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MK Ruth Calderon Teaches Talmud from the Knesset Podium

In her inaugural speech as an MK, Ruth Calderon spoke about the Talmud, how it became central to her life, and she then taught from a volume that belonged to Yair Lapid’s grandfather. She spoke about the following story from Ketubbot 62b.

כי הא דרב רחומי הוה שכיח קמיה דרבא במחוזא, הוה רגיל דהוה אתי לביתיה כל מעלי יומא דכיפורי. יומא חד משכתיה שמעתא, הוה מסכיא דביתהו השתא אתי השתא אתי, לא אתא, חלש דעתה אחית דמעתא מעינה, הוה יתיב באיגרא, אפחית איגרא מתותיה ונח נפשיה.

For example, R. Rehumi would frequent the session of Raba in Mahoza. He would customarily return home at the eve of every Day of Atonement. Once he was preoccupied with his study and he forgot to go home. His wife waited for him: “Now he’s coming, now he’s coming.” But he didn’t come. She became upset and wept. At that moment, he was sitting on a roof. The roof collapsed under him, and he was killed.

What does she learn from this story and how does it relate to her work as a MK: 1. A person who forgets that they are sitting on the shoulders of someone else, will fall; 2. Righteousness does not consist of devotion to the Torah at the expense of taking another person into account; 3. In a disagreement there are often two sides that are both right.

5 Responses to “MK Ruth Calderon Teaches Talmud from the Knesset Podium”

  1. 1
    Abul Bannat:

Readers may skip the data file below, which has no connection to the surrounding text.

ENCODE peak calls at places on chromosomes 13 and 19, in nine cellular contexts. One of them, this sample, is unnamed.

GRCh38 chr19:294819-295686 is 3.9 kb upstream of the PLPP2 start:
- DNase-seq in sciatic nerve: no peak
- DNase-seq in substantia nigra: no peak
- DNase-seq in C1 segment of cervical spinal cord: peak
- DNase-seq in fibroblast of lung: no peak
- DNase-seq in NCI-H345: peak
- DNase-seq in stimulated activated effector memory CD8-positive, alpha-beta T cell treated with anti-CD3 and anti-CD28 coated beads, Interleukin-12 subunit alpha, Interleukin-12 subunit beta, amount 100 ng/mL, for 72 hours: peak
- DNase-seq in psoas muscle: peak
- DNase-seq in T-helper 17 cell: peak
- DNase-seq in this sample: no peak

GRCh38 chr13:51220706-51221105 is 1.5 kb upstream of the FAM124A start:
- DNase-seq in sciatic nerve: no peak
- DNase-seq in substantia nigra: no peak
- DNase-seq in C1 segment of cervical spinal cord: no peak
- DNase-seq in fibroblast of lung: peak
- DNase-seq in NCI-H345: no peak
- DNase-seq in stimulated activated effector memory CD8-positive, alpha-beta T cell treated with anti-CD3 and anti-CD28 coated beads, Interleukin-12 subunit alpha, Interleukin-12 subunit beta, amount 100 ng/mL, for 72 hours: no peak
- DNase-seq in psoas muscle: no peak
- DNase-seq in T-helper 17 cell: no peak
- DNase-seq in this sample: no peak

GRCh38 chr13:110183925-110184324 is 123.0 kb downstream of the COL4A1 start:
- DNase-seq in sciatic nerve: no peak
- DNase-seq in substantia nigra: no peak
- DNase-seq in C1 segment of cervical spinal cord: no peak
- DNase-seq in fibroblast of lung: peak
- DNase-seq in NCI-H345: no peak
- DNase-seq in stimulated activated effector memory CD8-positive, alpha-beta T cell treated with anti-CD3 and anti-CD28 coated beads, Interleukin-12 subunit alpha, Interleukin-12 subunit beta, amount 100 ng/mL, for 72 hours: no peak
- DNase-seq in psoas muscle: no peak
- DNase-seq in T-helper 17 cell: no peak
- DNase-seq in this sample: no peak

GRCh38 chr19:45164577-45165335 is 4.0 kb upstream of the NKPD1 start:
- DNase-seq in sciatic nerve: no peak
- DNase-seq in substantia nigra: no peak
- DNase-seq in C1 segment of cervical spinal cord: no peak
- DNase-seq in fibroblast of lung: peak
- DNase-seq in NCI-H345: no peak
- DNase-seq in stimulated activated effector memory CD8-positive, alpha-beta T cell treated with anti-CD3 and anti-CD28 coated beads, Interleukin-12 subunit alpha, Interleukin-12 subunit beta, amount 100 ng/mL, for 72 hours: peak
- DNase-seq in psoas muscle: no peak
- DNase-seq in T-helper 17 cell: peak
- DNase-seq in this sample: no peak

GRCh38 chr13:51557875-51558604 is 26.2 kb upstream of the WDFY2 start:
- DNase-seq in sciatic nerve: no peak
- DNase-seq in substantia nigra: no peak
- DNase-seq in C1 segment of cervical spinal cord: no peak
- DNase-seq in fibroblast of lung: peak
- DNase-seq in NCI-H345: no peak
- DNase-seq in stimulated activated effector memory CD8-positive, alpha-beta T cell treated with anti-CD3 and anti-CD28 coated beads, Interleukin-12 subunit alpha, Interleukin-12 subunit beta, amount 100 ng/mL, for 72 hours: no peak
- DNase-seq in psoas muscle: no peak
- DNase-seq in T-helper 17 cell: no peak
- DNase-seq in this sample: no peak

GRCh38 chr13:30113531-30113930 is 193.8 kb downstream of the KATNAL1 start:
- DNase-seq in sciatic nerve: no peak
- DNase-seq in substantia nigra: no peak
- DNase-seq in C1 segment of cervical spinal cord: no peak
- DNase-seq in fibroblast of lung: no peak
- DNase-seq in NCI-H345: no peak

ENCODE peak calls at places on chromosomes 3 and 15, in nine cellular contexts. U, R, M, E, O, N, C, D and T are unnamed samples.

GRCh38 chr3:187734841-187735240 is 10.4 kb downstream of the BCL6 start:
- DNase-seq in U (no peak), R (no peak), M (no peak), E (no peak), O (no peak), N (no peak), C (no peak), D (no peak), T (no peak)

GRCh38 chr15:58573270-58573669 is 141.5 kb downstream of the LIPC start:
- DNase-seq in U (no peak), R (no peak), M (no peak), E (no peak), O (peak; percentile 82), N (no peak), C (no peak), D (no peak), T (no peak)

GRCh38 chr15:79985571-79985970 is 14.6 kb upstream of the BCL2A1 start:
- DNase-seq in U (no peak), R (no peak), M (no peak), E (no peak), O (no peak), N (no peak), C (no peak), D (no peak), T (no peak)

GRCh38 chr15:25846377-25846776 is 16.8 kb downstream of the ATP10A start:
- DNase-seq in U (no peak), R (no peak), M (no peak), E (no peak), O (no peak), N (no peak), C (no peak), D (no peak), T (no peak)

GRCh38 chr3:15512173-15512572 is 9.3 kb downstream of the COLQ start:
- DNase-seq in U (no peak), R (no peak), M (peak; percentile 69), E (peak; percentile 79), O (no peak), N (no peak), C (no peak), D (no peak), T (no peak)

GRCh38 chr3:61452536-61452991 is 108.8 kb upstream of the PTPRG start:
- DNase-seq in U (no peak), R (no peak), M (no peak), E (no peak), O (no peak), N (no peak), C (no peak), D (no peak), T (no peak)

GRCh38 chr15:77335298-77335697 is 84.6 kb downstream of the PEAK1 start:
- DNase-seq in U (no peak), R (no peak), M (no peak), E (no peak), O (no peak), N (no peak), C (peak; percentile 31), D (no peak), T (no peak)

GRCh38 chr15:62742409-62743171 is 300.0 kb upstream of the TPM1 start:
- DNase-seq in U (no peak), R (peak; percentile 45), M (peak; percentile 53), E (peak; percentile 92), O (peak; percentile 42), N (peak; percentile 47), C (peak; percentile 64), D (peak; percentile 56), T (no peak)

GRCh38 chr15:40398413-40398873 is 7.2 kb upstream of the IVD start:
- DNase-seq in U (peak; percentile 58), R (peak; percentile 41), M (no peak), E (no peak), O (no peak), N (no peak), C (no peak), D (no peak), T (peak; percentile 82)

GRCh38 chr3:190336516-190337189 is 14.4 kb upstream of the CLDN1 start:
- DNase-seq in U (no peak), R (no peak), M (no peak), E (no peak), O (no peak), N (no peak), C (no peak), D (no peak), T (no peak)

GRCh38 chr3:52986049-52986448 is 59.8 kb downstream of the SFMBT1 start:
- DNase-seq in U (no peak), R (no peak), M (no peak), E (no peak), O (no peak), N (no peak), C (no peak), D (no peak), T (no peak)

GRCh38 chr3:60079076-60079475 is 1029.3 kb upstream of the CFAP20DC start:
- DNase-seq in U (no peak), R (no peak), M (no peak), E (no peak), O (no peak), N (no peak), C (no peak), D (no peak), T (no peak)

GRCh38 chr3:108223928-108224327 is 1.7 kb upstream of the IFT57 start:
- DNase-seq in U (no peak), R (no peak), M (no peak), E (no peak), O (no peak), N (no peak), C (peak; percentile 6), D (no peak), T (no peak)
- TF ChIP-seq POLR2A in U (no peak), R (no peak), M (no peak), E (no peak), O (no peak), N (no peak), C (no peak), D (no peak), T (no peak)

Sorry for picking nits but don’t we usually pronounce “רבא” “Rava” to distinguish him from Raba with a heh?

  2. 2
    Michael P:

    In the video I heard her say Ravah. In the translation, Neusner often uses “b” for veit and “bb” for Beit.

  3. 3
    Abul Bannat:

    I made my comment before watching the video. Actually, in the video she gives the grammatical reason for the pronounciation. My “nit” was based on custom (like the different stress for רמב”ם vs. רמב”ן).

  4. 4
    DF:

    As a general rule, the portion of the brain that focuses on grammar is opposite the lobe that focuses on thigns like tradition. (Akin to the different parts of the brain that focus on math and art.) Consequently, most people who stress grammar and dikduk dont care a whole lot about tradition, and vice versa. There are exceptions, myself being one. But as a general rule it is true.

  5. 5
    hazel:

    Isn’t this exciting. No-one group owns Judaism Everyone can be interested in the study of Talmud. Ruth is a very eloquent and learned speaker and points the way to the future of religious thought and practice in Israel.

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